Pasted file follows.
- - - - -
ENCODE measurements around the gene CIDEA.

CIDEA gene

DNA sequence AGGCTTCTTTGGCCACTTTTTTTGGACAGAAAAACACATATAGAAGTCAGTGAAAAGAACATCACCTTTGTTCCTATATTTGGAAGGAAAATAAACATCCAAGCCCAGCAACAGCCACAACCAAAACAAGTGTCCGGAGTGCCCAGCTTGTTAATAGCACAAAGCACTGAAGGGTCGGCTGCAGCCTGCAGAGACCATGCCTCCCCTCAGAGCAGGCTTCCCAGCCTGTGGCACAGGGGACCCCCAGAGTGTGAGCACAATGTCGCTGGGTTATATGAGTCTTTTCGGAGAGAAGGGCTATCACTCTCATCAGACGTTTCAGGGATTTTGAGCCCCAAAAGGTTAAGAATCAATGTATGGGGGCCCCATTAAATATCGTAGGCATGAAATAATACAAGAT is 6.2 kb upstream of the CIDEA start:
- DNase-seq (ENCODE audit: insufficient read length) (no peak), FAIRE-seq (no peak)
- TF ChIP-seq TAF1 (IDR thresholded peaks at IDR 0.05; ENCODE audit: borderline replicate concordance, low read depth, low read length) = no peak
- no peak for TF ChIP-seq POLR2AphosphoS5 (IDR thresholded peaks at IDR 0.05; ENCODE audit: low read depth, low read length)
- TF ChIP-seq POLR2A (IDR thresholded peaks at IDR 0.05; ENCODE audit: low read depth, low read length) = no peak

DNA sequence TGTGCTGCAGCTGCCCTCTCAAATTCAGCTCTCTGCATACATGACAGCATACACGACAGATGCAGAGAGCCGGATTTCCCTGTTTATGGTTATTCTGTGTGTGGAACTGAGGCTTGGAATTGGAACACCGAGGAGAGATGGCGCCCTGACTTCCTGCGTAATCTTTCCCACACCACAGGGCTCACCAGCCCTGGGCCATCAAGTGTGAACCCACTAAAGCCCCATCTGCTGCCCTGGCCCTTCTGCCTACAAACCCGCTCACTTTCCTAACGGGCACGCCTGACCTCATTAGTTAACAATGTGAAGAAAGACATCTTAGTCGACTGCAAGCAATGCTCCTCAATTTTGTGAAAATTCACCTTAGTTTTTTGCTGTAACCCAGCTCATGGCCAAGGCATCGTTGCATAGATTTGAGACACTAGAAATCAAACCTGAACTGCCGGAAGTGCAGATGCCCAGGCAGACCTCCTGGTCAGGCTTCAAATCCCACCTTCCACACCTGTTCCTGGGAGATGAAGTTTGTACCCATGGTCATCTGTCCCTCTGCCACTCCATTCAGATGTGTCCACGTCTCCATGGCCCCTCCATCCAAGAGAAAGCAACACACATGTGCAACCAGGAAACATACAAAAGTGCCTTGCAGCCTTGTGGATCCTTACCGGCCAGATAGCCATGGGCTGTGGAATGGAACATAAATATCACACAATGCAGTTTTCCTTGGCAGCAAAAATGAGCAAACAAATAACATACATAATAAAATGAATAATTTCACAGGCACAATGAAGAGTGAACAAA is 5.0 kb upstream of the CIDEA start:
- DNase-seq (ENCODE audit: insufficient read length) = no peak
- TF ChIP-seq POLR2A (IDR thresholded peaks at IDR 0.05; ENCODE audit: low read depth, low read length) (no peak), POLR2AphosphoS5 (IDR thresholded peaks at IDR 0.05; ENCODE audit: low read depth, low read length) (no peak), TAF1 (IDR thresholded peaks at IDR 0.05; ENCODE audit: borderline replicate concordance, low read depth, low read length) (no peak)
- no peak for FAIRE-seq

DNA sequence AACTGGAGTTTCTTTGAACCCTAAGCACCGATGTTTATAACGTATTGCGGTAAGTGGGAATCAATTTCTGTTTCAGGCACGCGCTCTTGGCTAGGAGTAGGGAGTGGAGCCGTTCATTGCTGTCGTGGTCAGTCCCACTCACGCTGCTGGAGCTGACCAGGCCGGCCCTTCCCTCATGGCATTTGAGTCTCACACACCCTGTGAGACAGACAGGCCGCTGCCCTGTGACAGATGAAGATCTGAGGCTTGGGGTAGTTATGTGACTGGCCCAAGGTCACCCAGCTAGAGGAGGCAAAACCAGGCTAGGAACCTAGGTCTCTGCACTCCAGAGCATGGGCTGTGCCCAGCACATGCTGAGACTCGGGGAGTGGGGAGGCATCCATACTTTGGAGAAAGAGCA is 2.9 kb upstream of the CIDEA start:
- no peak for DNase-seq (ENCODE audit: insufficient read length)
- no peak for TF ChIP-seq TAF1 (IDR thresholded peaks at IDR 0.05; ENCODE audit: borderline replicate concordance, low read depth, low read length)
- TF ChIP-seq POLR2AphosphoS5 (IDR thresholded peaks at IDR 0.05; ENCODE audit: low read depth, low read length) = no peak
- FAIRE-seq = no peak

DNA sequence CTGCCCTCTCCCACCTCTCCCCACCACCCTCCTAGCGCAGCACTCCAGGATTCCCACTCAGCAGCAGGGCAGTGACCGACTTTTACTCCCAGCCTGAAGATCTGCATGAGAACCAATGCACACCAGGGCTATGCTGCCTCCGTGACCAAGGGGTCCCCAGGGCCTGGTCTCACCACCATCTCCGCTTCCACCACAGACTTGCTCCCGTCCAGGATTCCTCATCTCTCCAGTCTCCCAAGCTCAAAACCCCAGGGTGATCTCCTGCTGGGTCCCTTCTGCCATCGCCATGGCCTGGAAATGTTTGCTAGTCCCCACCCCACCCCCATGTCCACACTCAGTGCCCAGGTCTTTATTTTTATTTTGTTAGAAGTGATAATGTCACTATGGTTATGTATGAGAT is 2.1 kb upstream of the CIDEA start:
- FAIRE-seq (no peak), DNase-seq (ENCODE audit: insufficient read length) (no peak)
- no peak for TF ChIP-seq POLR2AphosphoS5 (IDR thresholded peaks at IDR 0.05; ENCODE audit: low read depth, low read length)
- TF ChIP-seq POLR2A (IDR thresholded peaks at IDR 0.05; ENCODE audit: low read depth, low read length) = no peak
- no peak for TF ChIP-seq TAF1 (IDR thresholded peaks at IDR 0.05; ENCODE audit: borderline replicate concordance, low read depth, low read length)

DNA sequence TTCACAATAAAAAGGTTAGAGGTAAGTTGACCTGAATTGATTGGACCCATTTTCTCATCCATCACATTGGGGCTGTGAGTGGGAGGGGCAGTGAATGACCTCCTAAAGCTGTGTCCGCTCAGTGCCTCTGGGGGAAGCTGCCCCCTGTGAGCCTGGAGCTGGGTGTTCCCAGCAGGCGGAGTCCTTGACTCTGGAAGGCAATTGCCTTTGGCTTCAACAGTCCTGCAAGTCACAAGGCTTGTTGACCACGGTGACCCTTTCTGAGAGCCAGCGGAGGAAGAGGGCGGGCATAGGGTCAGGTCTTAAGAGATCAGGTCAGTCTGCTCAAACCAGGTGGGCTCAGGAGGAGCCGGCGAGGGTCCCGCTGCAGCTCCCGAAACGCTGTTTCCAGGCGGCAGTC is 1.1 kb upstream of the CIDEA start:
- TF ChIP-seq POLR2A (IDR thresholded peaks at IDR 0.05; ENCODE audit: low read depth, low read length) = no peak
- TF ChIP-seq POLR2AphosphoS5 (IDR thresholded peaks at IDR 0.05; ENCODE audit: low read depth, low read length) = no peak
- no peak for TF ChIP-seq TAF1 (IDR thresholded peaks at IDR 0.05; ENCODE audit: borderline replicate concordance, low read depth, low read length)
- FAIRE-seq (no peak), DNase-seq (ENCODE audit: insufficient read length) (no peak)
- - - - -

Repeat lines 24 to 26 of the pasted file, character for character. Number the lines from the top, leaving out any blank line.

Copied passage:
- TF ChIP-seq POLR2AphosphoS5 (IDR thresholded peaks at IDR 0.05; ENCODE audit: low read depth, low read length) = no peak
- no peak for TF ChIP-seq TAF1 (IDR thresholded peaks at IDR 0.05; ENCODE audit: borderline replicate concordance, low read depth, low read length)
- FAIRE-seq (no peak), DNase-seq (ENCODE audit: insufficient read length) (no peak)